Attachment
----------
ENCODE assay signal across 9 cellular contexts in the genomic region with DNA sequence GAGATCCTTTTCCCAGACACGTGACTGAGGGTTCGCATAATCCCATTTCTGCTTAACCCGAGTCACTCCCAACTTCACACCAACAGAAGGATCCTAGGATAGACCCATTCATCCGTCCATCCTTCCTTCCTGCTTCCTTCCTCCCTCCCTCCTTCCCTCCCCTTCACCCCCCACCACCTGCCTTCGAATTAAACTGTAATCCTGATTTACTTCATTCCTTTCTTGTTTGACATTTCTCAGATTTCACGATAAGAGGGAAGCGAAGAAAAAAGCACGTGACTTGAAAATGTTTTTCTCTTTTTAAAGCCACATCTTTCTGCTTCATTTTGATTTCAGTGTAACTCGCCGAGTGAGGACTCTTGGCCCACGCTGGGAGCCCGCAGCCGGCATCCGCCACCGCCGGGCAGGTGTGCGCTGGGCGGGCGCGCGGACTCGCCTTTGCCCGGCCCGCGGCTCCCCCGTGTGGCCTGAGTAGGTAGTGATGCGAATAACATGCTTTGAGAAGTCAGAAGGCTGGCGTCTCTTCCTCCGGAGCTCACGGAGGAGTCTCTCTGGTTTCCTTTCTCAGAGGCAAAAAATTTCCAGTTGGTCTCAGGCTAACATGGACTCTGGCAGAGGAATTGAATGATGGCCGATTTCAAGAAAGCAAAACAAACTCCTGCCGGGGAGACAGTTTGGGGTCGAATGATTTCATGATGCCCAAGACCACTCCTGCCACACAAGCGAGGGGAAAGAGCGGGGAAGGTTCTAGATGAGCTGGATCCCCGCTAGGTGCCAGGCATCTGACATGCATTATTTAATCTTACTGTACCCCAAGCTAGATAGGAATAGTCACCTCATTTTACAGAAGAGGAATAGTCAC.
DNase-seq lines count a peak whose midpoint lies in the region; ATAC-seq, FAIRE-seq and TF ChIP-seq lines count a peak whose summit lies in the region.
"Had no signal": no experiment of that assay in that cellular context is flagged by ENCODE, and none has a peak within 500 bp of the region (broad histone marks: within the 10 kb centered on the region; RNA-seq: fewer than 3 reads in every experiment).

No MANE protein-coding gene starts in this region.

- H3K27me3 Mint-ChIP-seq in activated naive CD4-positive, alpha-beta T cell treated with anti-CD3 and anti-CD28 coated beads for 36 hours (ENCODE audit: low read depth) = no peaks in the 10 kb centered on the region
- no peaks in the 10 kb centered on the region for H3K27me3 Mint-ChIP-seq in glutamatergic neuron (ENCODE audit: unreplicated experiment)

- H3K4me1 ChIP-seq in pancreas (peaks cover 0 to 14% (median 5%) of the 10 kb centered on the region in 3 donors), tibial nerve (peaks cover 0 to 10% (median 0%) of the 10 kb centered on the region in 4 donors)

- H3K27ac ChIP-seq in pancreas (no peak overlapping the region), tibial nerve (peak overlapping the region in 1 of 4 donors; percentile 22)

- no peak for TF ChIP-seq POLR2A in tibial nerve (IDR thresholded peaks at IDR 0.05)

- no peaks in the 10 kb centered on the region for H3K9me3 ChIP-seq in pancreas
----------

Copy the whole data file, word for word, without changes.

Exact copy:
ENCODE assay signal across 9 cellular contexts in the genomic region with DNA sequence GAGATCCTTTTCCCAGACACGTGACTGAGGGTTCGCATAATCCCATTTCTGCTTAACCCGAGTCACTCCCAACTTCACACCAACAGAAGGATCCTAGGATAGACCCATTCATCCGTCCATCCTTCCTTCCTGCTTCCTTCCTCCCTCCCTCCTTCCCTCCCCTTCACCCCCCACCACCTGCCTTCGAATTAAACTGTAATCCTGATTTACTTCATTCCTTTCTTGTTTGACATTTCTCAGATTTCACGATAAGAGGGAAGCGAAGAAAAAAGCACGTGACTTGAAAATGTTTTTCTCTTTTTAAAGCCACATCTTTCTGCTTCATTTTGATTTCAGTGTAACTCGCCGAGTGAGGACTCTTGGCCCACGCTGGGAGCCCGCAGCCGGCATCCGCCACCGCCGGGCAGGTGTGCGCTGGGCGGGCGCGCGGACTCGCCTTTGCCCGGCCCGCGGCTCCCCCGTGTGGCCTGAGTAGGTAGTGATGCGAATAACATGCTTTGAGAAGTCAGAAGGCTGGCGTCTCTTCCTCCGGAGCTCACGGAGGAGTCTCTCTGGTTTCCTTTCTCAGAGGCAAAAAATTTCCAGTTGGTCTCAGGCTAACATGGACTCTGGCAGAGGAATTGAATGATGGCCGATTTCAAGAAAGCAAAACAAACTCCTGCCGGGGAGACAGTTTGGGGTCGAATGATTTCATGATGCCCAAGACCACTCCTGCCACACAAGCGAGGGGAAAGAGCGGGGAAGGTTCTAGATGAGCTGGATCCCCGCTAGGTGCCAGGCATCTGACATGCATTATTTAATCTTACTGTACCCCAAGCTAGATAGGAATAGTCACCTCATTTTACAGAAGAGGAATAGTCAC.
DNase-seq lines count a peak whose midpoint lies in the region; ATAC-seq, FAIRE-seq and TF ChIP-seq lines count a peak whose summit lies in the region.
"Had no signal": no experiment of that assay in that cellular context is flagged by ENCODE, and none has a peak within 500 bp of the region (broad histone marks: within the 10 kb centered on the region; RNA-seq: fewer than 3 reads in every experiment).

No MANE protein-coding gene starts in this region.

- H3K27me3 Mint-ChIP-seq in activated naive CD4-positive, alpha-beta T cell treated with anti-CD3 and anti-CD28 coated beads for 36 hours (ENCODE audit: low read depth) = no peaks in the 10 kb centered on the region
- no peaks in the 10 kb centered on the region for H3K27me3 Mint-ChIP-seq in glutamatergic neuron (ENCODE audit: unreplicated experiment)

- H3K4me1 ChIP-seq in pancreas (peaks cover 0 to 14% (median 5%) of the 10 kb centered on the region in 3 donors), tibial nerve (peaks cover 0 to 10% (median 0%) of the 10 kb centered on the region in 4 donors)

- H3K27ac ChIP-seq in pancreas (no peak overlapping the region), tibial nerve (peak overlapping the region in 1 of 4 donors; percentile 22)

- no peak for TF ChIP-seq POLR2A in tibial nerve (IDR thresholded peaks at IDR 0.05)

- no peaks in the 10 kb centered on the region for H3K9me3 ChIP-seq in pancreas